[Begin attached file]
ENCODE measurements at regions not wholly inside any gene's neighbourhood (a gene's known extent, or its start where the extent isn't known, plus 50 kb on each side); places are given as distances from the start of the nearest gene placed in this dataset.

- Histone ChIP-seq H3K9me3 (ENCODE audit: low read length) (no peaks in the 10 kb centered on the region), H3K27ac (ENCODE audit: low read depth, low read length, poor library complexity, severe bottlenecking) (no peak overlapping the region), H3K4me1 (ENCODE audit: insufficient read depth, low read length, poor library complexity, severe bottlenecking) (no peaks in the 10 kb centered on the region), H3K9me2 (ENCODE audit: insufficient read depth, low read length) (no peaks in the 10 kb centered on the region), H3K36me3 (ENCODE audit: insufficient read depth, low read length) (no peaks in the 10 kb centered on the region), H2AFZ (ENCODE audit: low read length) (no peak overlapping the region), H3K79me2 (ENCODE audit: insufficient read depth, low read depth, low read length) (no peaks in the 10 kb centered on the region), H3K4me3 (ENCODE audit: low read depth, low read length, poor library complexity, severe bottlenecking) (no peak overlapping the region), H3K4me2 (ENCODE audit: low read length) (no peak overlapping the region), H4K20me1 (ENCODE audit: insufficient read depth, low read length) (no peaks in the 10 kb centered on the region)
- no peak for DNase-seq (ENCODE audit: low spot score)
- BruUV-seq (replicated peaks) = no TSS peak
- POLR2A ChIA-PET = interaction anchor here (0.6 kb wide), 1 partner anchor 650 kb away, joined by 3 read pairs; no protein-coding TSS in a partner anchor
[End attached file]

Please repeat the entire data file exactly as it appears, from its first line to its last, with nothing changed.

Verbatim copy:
ENCODE measurements at regions not wholly inside any gene's neighbourhood (a gene's known extent, or its start where the extent isn't known, plus 50 kb on each side); places are given as distances from the start of the nearest gene placed in this dataset.

- Histone ChIP-seq H3K9me3 (ENCODE audit: low read length) (no peaks in the 10 kb centered on the region), H3K27ac (ENCODE audit: low read depth, low read length, poor library complexity, severe bottlenecking) (no peak overlapping the region), H3K4me1 (ENCODE audit: insufficient read depth, low read length, poor library complexity, severe bottlenecking) (no peaks in the 10 kb centered on the region), H3K9me2 (ENCODE audit: insufficient read depth, low read length) (no peaks in the 10 kb centered on the region), H3K36me3 (ENCODE audit: insufficient read depth, low read length) (no peaks in the 10 kb centered on the region), H2AFZ (ENCODE audit: low read length) (no peak overlapping the region), H3K79me2 (ENCODE audit: insufficient read depth, low read depth, low read length) (no peaks in the 10 kb centered on the region), H3K4me3 (ENCODE audit: low read depth, low read length, poor library complexity, severe bottlenecking) (no peak overlapping the region), H3K4me2 (ENCODE audit: low read length) (no peak overlapping the region), H4K20me1 (ENCODE audit: insufficient read depth, low read length) (no peaks in the 10 kb centered on the region)
- no peak for DNase-seq (ENCODE audit: low spot score)
- BruUV-seq (replicated peaks) = no TSS peak
- POLR2A ChIA-PET = interaction anchor here (0.6 kb wide), 1 partner anchor 650 kb away, joined by 3 read pairs; no protein-coding TSS in a partner anchor